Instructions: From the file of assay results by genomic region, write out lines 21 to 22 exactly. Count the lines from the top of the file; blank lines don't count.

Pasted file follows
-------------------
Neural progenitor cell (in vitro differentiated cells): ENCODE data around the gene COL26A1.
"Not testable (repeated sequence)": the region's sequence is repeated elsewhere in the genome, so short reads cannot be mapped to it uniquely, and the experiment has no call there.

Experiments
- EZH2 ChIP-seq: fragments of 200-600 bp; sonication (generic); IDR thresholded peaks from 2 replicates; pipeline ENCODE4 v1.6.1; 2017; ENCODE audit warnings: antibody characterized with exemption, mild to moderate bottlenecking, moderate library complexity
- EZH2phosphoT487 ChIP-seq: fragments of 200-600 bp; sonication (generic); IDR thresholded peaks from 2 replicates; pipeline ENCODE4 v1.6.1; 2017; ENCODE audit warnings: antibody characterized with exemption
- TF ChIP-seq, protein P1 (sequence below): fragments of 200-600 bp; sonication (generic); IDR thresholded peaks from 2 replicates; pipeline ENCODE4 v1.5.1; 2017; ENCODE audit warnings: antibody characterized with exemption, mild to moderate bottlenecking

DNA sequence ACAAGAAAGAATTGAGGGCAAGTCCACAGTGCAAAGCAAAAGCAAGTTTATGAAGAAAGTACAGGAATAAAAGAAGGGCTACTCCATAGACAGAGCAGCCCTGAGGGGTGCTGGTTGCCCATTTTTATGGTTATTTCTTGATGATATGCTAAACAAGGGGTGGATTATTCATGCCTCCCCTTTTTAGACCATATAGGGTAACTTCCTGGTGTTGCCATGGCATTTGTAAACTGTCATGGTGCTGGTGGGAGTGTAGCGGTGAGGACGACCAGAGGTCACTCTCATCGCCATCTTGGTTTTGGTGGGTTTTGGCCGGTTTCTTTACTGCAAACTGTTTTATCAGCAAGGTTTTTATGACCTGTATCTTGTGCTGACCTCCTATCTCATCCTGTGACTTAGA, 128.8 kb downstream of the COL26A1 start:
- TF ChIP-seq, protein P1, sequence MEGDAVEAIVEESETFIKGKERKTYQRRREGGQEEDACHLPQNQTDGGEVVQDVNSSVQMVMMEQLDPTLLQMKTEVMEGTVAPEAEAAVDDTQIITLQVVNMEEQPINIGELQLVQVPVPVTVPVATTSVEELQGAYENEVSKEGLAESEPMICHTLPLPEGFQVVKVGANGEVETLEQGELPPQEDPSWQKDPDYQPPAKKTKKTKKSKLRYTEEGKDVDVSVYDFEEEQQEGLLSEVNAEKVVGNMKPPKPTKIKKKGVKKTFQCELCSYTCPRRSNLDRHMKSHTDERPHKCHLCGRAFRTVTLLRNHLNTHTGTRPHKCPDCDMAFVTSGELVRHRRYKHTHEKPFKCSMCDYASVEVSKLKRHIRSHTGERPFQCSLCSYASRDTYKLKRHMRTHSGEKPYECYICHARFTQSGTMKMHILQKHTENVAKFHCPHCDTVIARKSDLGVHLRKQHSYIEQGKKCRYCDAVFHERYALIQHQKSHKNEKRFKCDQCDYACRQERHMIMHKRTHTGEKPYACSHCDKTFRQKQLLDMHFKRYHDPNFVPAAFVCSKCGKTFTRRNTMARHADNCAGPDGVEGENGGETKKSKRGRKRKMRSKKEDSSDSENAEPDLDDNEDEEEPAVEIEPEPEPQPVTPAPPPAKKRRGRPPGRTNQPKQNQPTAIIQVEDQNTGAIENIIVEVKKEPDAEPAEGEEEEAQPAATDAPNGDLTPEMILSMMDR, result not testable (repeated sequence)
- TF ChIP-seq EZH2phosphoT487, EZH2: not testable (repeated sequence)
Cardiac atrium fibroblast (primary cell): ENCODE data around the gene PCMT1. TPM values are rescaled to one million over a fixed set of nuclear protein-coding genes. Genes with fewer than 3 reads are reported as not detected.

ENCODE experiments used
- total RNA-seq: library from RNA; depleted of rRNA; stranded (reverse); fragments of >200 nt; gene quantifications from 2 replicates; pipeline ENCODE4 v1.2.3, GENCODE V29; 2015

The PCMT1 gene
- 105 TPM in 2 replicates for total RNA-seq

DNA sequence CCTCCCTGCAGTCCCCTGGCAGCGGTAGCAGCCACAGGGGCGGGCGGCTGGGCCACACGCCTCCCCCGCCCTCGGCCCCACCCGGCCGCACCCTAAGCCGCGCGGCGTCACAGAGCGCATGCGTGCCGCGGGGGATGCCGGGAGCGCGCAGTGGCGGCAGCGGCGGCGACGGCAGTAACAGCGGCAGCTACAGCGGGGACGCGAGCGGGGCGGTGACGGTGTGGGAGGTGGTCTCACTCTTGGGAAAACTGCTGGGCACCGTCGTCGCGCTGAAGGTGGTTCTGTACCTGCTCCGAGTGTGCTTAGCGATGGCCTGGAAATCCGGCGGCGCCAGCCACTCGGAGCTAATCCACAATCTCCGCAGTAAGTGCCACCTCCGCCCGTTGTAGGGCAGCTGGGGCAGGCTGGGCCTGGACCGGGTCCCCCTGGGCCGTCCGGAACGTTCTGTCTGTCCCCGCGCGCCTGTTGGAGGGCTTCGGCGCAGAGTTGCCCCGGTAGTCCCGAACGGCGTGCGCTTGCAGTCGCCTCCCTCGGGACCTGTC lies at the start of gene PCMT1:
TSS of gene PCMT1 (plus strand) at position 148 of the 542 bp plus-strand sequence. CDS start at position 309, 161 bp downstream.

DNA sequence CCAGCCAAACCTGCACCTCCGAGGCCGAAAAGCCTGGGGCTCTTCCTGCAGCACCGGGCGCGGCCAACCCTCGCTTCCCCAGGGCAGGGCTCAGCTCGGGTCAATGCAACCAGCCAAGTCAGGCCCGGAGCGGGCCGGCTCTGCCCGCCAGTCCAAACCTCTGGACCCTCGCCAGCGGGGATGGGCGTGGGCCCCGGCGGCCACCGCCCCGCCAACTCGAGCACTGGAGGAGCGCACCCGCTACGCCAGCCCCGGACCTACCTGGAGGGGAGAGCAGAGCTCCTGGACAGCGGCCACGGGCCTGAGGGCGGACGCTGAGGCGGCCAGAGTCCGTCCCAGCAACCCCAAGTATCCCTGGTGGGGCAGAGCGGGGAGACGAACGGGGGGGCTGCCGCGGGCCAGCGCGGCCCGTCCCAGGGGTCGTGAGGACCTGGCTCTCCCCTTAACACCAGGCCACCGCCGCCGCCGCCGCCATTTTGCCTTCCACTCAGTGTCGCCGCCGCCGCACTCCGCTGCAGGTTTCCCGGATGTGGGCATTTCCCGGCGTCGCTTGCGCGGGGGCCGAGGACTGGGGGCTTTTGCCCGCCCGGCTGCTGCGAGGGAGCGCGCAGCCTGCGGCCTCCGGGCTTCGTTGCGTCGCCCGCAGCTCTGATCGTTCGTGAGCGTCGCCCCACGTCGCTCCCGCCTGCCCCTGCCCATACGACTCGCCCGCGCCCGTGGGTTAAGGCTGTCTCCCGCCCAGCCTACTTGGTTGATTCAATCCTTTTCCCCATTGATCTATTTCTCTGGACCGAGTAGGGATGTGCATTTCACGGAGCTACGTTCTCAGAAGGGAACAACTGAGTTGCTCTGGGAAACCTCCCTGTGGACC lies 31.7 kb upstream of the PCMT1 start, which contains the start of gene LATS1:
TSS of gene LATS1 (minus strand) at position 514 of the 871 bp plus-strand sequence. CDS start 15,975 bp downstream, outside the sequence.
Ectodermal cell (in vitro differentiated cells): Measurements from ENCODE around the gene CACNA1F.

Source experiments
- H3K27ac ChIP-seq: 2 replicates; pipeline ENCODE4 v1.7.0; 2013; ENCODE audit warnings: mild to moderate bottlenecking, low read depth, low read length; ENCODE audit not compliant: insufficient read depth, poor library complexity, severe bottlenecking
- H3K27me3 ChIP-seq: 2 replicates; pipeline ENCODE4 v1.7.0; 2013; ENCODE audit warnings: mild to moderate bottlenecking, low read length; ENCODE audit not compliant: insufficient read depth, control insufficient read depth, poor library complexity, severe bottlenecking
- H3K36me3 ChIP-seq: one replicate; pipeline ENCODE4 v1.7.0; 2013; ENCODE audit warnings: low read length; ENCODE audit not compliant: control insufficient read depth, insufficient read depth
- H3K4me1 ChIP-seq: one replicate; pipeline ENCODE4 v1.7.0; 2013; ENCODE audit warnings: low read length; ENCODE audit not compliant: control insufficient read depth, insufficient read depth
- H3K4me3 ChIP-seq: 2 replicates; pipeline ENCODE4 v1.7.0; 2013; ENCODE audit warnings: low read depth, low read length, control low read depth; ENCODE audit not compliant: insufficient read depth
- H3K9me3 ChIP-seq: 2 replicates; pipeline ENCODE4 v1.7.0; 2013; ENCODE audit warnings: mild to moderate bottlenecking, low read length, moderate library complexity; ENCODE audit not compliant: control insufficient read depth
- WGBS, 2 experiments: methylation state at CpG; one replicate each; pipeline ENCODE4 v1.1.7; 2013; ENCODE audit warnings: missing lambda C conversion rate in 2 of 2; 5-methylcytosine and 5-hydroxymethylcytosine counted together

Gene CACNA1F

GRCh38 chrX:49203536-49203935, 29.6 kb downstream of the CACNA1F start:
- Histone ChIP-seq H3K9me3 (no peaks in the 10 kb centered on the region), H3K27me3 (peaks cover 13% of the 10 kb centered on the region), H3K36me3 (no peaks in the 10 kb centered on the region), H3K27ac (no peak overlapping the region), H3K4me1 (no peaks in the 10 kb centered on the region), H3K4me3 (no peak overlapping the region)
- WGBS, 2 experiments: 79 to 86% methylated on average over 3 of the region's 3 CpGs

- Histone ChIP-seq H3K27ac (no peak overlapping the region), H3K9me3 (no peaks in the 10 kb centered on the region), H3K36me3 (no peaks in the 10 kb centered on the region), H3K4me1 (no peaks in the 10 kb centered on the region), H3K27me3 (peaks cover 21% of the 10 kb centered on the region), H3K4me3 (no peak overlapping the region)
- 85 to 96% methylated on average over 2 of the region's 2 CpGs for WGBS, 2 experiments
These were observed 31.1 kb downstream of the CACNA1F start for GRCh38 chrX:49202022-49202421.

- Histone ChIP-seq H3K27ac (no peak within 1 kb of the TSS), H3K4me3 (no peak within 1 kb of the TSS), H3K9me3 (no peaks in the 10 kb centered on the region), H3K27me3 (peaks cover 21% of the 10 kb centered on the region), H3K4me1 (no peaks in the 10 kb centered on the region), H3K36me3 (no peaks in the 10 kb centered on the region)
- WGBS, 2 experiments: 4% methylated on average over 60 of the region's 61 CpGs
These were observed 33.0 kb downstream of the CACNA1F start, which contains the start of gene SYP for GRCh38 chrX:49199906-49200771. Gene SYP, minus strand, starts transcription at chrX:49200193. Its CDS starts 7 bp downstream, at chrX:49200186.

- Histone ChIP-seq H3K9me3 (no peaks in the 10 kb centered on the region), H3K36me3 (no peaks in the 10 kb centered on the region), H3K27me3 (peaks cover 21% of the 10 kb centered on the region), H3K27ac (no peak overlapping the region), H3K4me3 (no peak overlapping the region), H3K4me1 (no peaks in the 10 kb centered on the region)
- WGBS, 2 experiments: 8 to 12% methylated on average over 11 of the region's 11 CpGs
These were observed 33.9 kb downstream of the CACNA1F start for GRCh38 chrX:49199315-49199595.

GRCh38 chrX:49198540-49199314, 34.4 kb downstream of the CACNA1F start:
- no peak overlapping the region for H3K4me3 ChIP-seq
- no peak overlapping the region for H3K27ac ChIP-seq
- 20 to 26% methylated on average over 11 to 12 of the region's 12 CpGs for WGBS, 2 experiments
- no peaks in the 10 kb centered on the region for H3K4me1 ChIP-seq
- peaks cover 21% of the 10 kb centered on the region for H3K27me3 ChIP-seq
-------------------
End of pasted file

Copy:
- H3K27ac ChIP-seq: 2 replicates; pipeline ENCODE4 v1.7.0; 2013; ENCODE audit warnings: mild to moderate bottlenecking, low read depth, low read length; ENCODE audit not compliant: insufficient read depth, poor library complexity, severe bottlenecking
- H3K27me3 ChIP-seq: 2 replicates; pipeline ENCODE4 v1.7.0; 2013; ENCODE audit warnings: mild to moderate bottlenecking, low read length; ENCODE audit not compliant: insufficient read depth, control insufficient read depth, poor library complexity, severe bottlenecking